Notable results include:
- 56 percent of online shoppers abandoned their shopping cart because shipping costs made the total purchase more than expected.
- 45 percent didn’t complete their purchase because the order value wasn’t large enough to qualify for free shipping.
- 34 percent felt shipping and handling costs were listed too late in the checkout process.
However, brands know there is no such thing as truly free shipping.
“For online sales, shipping is usually the second most expensive cost after cost of goods,” says Bodenhamer. “Incomplete shipping solutions lead to partial or full margin erosion. ShipHawk reduces distribution costs and provides retailers with the data needed to increase their margins.”
“Delivery direct to consumer has become a key channel for brands,” he continues. “This realm presents its own challenges and has the potential to further complicate other distribution efforts. ShipHawk streamlines omnichannel shipping with a suite of solutions that address retailers’ changing needs. The solutions comprise three critical components: buyer experience, shipping intelligence and logistics automation.”
You’d do well to see the theme of buyer experience playing into your brand’s e-commerce outcome. Bodenhamer advises companies to integrate some best practices.
“Shipping cost is only one sales component retailers need to be aware of when working to provide an optimal customer experience. Even retailers who offer free or flat-rate shipping can fall into bad habits that result in lost sales. Proactive and transparent communication is the key to getting customers to complete sales. Provide shipping data in advance, before any registration walls, offer open and flexible return policies (research shows the more lenient the policy, the fewer the returns, so there is little reason for inflexible policies), and keep customers informed while their order is processing and in transit, providing them with accurate tracking instructions on the order receipt page.”
By perfecting shipping from both sides of the equation, brands will win their customers and remain competitive online.
“Data is king,” states Bodenhamer. “It is no longer adequate to trust one carrier with all of your shipping needs. Use shipping automation software to optimize each order, selecting the right packaging and carrier based on the unique characteristics of each transaction and each customer. Invest in shipping intelligence tools that keep you informed of real carrier performance, real costs and opportunities for savings, and actual customer data that will better inform marketing decisions and allow you to optimize margins.”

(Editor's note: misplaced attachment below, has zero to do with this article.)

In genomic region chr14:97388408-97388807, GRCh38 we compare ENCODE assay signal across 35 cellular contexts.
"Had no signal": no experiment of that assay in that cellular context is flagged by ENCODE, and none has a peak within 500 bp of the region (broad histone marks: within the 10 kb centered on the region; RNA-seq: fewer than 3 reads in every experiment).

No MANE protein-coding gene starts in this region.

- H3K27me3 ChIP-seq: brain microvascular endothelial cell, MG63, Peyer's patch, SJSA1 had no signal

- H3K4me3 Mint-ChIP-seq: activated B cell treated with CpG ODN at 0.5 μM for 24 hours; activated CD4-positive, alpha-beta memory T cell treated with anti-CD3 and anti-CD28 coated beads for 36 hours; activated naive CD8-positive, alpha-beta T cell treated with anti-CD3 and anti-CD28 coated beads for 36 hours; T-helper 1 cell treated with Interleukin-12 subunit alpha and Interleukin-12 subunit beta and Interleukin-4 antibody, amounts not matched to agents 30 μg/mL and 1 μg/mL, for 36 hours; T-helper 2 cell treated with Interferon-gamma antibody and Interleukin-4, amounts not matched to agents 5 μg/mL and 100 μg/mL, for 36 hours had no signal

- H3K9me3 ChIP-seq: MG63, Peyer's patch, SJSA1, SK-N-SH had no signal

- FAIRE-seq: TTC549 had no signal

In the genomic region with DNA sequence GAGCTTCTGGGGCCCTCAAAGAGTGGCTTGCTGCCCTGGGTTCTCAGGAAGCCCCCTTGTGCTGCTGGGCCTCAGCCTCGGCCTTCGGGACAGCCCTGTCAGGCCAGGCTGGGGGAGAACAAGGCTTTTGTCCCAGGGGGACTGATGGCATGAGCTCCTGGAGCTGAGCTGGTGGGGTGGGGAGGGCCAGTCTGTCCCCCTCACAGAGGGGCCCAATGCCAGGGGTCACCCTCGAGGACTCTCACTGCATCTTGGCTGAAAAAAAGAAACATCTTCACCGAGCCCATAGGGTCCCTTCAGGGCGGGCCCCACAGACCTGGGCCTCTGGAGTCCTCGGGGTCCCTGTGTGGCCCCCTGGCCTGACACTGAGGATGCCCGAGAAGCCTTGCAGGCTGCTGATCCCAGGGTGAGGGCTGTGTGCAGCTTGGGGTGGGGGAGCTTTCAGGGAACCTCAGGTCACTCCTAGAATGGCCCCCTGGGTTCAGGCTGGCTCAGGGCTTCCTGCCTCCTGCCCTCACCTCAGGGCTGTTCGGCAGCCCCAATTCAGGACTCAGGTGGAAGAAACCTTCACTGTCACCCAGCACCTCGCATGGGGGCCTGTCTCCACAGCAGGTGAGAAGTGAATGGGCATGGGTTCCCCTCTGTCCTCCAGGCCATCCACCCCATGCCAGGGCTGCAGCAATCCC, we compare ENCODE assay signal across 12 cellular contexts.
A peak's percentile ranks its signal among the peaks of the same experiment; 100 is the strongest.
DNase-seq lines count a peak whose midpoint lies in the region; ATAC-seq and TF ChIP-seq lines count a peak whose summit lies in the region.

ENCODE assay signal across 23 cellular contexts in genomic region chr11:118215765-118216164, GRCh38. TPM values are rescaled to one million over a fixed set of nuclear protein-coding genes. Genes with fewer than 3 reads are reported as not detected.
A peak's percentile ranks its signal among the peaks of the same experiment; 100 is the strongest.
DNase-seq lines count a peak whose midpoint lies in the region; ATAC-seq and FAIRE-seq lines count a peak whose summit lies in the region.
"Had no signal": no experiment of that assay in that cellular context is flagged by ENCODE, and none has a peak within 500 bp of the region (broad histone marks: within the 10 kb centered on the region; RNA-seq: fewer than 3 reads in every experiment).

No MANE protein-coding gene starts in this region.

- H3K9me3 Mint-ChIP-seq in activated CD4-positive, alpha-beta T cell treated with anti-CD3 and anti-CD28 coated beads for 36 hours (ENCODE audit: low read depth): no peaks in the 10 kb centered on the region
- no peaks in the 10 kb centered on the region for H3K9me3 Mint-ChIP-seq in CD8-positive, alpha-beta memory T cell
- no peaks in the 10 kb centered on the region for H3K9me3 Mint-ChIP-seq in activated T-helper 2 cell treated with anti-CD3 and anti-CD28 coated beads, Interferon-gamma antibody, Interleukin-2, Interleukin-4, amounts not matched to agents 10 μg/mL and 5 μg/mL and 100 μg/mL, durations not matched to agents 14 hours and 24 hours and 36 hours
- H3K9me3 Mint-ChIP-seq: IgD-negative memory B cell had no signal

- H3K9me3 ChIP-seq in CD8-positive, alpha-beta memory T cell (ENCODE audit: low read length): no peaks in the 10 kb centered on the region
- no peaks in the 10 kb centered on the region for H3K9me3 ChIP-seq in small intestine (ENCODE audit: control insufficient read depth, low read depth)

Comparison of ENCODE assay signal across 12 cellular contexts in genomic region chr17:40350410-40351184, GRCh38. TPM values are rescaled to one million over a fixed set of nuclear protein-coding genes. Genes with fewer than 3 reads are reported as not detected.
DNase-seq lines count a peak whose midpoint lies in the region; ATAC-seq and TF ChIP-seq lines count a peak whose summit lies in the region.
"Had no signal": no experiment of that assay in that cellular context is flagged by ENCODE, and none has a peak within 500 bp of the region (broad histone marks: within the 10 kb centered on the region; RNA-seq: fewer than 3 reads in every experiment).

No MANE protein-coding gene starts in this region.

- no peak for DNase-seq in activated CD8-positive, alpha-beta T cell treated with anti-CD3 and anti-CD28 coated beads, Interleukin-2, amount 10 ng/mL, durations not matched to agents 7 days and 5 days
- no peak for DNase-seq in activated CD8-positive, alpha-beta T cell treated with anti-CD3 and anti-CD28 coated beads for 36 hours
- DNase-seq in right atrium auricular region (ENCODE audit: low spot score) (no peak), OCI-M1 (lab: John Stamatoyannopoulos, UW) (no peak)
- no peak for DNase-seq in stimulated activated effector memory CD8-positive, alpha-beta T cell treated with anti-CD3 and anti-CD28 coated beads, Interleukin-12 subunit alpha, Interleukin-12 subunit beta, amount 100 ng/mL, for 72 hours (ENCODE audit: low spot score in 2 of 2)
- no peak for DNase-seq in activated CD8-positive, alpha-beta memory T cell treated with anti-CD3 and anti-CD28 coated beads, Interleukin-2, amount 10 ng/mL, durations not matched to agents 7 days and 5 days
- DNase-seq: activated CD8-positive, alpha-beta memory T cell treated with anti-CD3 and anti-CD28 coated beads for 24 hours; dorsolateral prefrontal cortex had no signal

Gary Hively is the VP of sales at packaging products and equipment distributor Shorr Packaging (www.shorr.com). The company has been providing the industry with advanced solutions for more than 90 years. Recently, Shorr Packaging surveyed hundreds of adult e-commerce shoppers representing a cross-section of Americans.
“The aim was to understand consumer preferences around custom packaging and how shopping frequency and spending impacts those preferences,” says Matthew Zajechowski, SEO outreach manager and content specialist at Digital Third Coast Internet Marketing. “The main survey takeaway was that premium shoppers — customers who spend more than $200 a month — place added value on custom packaging design.”
What does custom e-commerce packaging entail for brands these days, and why should your company consider implementing it?
“Custom packaging for our clients typically means that the appearance of their packaging is driven by marketing,” says Hively. “Shorr Packaging’s approach is driven by more than just marketing: It is also driven by the total customer experience. In addition to the appearance of the packaging, we also address overall cost to serve, the customer experience when they open the package and the disposing of the packaging.
“The use of our Shorr Total Approach to Managed Packaging (STAMP) program addresses this point from the time the order is placed, up to the client’s front porch. We help our clients review everything from the pack station environment to total cost to serve, while never underestimating the customer’s experience.”
And, as you know, customers’ happiness with the online process determines your brand’s success.
“In the survey, we found that only 11 percent of e-commerce customers are completely satisfied with the packaging they receive today,” says Zajechowski. “Custom packaging is the first tactile experience that an e-commerce customer has with your brand, so it is important to make a positive first impression. We also found that returning customers spend an average of 67 percent more than first-time customers, which further reinforces the importance of making a good first impression with your packaging.”
See the full study results of Shorr Packaging’s study at http://bit.ly/1VwMgKk.